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Correlations, Interactions and Differences between Radiation Effects on Longevity and Natural Aging

Conference:

Abstract

The non-genetic overall radiation response of insects is expressed by the fitness components 'developmental rate' and 'adult lifespan', and is hence related to natural aging. Based on Drosophila, with additional remarks on other insects, the paper demonstrates that, in the developmental stages, ionizing radiation affects the differentiation processes. Distinct sensitive phases are apparent for the induction of different injuries, as are effective phases during wnich the damage exhibits its lethal action. With increasing differentiation, the radiation sensitivity decreases. The primary biological damage is, at least in part, some kind of somatic mutation. A review of adult irradiation response is also based on Drosophila. At least two different types of induced mortality are evident. Type 1 occurs early after irradiation with high doses. It is probably due to central nervous injury and is a common effect in insects, as is indicated by a comparison of various species. Type 2 is a more delayed death at median and low doses. It is of different appearance in various insects, and this heterogeneity is even seen within one species. Thus, sterilizing Drosophila females may result in a considerable prolongation or in a drastic reduction of lifespan. Experimental evidence is found in Drosophila against the  More>>
Authors:
Noethel, H. [1] 
  1. Institute of Genetics, Free University of Berlin, Berlin, Federal Republic of Germany (Germany)
Publication Date:
Jun 15, 1968
Product Type:
Conference
Report Number:
IAEA-SM-102/10
Resource Relation:
Conference: Symposium on the Use of Isotopes and Radiation in Entomology, Vienna (Austria), 4-8 Dec 1967; Other Information: 48 refs., 13 figs., 3 tabs.; Related Information: In: Isotopes and Radiation in Entomology. Proceedings of a Symposium on the Use of Isotopes and Radiation in Entomology| 445 p.
Subject:
60 APPLIED LIFE SCIENCES; ADULTS; AGING; DOSES; DROSOPHILA; FEMALES; GENOTYPE; INJURIES; INTERACTIONS; IONIZING RADIATIONS; IRRADIATION; MORTALITY; RADIATION EFFECTS; SENSITIVITY; SOMATIC MUTATIONS
OSTI ID:
22106375
Research Organizations:
International Atomic Energy Agency, Vienna (Austria); Food and Agriculture Organization, Rome (Italy)
Country of Origin:
IAEA
Language:
English
Other Identifying Numbers:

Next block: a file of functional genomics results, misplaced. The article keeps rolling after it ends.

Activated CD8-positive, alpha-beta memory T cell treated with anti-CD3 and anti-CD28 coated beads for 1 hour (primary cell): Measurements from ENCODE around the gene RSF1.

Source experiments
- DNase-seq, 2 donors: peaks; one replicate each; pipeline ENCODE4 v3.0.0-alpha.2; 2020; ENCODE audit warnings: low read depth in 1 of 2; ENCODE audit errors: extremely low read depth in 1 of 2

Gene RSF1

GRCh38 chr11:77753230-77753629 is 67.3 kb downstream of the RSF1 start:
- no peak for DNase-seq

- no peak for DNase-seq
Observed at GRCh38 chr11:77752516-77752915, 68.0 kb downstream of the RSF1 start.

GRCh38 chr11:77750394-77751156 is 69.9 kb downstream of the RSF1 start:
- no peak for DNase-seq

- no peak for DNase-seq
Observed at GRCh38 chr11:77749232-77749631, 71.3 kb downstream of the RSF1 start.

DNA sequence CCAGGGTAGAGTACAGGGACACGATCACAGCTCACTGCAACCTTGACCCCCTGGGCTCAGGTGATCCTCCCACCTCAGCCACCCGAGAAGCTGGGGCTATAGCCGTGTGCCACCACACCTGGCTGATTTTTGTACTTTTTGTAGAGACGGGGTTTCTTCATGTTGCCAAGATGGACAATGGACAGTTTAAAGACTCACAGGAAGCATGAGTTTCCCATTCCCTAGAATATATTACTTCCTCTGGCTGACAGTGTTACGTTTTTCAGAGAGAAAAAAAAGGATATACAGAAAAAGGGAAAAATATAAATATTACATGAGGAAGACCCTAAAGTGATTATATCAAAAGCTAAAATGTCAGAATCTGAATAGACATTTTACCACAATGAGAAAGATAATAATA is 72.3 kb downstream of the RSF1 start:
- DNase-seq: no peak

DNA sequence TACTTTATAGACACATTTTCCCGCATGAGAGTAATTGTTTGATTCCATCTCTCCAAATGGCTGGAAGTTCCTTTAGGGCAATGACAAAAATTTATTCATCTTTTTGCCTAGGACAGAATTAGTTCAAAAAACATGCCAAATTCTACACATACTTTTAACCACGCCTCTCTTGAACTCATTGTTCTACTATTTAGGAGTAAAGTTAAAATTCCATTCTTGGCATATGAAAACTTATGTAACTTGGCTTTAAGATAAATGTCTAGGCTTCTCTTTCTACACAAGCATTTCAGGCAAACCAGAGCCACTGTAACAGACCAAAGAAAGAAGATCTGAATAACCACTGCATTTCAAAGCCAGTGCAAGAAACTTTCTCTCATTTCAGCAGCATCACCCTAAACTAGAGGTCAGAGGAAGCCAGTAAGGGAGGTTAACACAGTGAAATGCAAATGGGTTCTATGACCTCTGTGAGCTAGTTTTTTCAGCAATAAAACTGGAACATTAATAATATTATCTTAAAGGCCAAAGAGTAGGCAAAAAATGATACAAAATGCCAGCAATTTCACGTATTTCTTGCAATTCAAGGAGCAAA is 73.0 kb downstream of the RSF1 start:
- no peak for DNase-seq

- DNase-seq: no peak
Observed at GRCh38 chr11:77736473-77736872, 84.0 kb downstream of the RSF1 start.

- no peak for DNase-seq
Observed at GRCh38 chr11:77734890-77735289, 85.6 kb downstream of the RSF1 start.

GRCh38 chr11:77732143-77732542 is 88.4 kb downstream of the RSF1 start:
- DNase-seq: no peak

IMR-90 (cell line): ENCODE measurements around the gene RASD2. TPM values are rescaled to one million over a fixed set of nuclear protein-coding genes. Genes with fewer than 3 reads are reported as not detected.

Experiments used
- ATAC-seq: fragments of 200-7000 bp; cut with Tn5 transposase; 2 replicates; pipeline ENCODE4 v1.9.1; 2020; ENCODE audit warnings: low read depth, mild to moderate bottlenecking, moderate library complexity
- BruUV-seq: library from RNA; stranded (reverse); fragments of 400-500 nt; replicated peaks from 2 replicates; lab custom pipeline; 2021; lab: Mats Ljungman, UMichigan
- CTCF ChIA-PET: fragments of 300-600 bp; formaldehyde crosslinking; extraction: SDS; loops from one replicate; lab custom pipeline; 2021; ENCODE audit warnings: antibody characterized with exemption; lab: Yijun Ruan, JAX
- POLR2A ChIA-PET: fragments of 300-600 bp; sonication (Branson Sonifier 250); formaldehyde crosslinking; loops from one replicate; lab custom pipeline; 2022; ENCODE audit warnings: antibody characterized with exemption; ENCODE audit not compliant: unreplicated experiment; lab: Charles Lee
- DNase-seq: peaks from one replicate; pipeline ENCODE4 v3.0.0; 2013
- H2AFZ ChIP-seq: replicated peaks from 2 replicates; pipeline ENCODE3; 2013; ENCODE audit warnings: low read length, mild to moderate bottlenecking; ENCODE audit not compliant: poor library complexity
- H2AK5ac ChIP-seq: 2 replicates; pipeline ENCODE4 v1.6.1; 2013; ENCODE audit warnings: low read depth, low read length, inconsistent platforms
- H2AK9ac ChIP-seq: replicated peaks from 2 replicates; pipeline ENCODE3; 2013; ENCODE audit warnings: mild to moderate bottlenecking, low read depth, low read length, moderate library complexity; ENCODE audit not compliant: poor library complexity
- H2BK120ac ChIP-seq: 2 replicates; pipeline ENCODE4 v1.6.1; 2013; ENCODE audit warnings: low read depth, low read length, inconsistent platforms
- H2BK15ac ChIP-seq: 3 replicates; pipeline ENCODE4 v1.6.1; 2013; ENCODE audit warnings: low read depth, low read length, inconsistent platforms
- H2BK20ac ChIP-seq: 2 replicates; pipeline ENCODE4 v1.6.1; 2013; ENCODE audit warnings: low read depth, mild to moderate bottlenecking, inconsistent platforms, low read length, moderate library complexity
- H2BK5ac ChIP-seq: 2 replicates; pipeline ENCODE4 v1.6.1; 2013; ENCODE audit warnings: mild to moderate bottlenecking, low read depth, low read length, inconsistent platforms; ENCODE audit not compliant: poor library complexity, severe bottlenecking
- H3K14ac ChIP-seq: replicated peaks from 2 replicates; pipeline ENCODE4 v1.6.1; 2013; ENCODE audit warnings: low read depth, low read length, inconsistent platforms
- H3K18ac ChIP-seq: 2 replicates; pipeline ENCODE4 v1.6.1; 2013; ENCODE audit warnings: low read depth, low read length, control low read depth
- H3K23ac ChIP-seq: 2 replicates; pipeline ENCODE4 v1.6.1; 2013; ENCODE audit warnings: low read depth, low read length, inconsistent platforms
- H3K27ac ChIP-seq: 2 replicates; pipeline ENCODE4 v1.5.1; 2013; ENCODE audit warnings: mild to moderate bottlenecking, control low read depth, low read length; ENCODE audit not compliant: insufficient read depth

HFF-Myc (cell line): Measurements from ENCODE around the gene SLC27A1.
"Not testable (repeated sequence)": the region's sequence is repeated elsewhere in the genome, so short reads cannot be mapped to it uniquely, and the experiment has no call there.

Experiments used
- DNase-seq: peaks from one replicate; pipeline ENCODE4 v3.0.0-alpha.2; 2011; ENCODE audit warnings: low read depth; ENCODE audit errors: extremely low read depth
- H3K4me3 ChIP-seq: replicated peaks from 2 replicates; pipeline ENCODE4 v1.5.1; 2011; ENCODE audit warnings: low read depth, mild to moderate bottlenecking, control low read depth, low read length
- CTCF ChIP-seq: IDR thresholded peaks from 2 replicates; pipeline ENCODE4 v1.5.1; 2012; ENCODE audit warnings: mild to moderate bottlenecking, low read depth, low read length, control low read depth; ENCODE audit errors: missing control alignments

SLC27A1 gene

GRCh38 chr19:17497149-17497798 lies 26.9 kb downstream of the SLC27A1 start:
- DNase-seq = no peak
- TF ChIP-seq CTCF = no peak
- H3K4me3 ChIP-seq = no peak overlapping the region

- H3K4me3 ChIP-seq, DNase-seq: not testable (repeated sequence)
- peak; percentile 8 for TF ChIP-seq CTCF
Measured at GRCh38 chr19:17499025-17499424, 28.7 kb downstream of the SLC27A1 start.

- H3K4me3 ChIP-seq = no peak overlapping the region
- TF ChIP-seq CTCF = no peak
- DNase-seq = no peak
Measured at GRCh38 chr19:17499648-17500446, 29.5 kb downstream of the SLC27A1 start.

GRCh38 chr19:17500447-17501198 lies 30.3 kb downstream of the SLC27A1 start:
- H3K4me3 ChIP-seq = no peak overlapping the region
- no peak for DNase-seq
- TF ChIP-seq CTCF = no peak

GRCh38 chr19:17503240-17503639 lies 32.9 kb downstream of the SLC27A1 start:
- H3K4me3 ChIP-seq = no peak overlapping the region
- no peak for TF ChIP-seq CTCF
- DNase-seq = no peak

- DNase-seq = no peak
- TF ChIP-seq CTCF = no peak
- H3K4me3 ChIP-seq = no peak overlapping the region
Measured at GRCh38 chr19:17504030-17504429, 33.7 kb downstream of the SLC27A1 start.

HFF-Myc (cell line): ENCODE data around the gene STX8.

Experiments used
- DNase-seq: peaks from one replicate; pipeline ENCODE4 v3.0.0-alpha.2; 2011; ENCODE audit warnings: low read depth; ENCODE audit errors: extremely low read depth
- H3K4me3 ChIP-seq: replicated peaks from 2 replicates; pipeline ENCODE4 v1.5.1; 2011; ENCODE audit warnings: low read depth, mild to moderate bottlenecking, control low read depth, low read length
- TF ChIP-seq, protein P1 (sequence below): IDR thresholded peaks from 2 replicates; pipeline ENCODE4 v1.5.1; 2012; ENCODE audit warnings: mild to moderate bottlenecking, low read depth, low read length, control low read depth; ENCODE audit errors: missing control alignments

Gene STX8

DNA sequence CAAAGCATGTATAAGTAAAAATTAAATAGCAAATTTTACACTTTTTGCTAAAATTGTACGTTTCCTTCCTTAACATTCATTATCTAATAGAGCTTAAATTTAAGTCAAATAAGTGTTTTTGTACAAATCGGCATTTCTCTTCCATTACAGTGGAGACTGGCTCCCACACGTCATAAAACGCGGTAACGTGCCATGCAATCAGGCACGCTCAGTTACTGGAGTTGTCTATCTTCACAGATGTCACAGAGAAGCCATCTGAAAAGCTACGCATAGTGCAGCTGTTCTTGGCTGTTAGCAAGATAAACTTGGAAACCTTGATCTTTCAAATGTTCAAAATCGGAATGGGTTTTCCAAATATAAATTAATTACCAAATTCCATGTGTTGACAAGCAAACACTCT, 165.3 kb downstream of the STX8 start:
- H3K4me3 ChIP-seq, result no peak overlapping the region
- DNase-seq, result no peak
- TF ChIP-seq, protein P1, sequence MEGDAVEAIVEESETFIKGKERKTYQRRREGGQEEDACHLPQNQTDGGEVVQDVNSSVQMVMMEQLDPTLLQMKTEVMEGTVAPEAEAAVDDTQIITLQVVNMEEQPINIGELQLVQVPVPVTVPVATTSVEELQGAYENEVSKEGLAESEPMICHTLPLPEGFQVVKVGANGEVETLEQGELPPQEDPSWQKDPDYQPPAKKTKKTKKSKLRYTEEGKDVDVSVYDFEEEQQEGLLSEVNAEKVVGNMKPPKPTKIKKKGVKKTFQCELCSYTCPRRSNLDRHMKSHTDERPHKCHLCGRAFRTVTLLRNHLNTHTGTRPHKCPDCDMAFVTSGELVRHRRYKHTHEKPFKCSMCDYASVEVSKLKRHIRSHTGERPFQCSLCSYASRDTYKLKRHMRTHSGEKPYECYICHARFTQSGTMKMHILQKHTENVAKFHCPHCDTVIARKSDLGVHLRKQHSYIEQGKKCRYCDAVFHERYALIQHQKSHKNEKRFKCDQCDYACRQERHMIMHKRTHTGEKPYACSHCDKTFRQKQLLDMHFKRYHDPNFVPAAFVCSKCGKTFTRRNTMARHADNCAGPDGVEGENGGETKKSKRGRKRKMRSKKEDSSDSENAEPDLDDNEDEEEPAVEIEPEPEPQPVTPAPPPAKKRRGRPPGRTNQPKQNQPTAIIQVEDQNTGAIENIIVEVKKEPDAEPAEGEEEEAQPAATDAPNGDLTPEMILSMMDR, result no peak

Other: ISSN 0074-1884; TRN: XA13M0908064196
Submitting Site:
INIS
Size:
page(s) 87-102
Announcement Date:
Jun 20, 2013

Conference:

Citation Formats

Noethel, H. Correlations, Interactions and Differences between Radiation Effects on Longevity and Natural Aging. IAEA: N. p., 1968. Web.
Noethel, H. Correlations, Interactions and Differences between Radiation Effects on Longevity and Natural Aging. IAEA.
Noethel, H. 1968. "Correlations, Interactions and Differences between Radiation Effects on Longevity and Natural Aging." IAEA.
@misc{etde_22106375,
title = {Correlations, Interactions and Differences between Radiation Effects on Longevity and Natural Aging}
author = {Noethel, H.}
abstractNote = {The non-genetic overall radiation response of insects is expressed by the fitness components 'developmental rate' and 'adult lifespan', and is hence related to natural aging. Based on Drosophila, with additional remarks on other insects, the paper demonstrates that, in the developmental stages, ionizing radiation affects the differentiation processes. Distinct sensitive phases are apparent for the induction of different injuries, as are effective phases during wnich the damage exhibits its lethal action. With increasing differentiation, the radiation sensitivity decreases. The primary biological damage is, at least in part, some kind of somatic mutation. A review of adult irradiation response is also based on Drosophila. At least two different types of induced mortality are evident. Type 1 occurs early after irradiation with high doses. It is probably due to central nervous injury and is a common effect in insects, as is indicated by a comparison of various species. Type 2 is a more delayed death at median and low doses. It is of different appearance in various insects, and this heterogeneity is even seen within one species. Thus, sterilizing Drosophila females may result in a considerable prolongation or in a drastic reduction of lifespan. Experimental evidence is found in Drosophila against the 'induced aging' hypothesis of radiation death. Type 1 mortality increases with increasing age at exposure. The amount of the increase in sensitivity depends indirectly on biological age. Both of these parameters are fixed by genotype, as is the mode of interaction between them. Type 2 mortality follows an initial latent period within an 'induced mortality' period. The latter lasts always the same time, independently of age at irradiation. The latent period, however, is shortened in general with increasing age at exposure. This effect seems to depend on metabolic properties rather than on aging itself, as is indicated especially by a prolongation in early adult life. (author)}
place = {IAEA}
year = {1968}
month = {Jun}
}